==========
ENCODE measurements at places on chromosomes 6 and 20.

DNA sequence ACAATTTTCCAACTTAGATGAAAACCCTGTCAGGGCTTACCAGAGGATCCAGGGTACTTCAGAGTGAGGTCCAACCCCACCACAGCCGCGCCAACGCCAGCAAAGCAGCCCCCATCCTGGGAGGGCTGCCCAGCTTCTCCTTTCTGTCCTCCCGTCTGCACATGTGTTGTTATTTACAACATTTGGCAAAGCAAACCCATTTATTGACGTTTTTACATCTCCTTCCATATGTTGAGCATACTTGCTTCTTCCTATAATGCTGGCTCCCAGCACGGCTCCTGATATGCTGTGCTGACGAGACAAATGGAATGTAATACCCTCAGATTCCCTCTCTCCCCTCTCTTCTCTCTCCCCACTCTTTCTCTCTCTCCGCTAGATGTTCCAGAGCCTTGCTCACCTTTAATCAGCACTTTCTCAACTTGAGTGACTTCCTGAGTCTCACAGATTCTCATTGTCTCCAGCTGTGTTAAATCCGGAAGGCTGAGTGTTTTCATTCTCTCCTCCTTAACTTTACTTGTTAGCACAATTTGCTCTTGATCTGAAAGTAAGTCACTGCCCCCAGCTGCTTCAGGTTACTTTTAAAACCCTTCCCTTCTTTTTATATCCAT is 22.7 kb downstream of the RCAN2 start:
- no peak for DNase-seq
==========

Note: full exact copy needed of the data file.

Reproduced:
ENCODE measurements at places on chromosomes 6 and 20.

DNA sequence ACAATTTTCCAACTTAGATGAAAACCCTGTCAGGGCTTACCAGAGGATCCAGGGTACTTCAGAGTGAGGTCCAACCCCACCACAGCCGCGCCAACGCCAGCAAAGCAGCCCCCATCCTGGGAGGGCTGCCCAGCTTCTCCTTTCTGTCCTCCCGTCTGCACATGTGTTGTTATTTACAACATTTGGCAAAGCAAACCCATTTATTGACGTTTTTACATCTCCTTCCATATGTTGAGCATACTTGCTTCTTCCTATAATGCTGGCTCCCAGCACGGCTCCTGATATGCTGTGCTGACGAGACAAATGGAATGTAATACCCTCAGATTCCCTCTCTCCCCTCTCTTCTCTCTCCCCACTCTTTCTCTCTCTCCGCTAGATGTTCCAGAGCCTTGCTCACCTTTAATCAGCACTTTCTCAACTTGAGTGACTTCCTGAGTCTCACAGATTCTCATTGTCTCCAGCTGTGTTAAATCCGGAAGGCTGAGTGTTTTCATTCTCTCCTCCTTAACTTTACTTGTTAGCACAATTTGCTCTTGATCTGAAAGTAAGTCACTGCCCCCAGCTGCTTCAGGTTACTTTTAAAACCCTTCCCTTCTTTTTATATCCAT is 22.7 kb downstream of the RCAN2 start:
- no peak for DNase-seq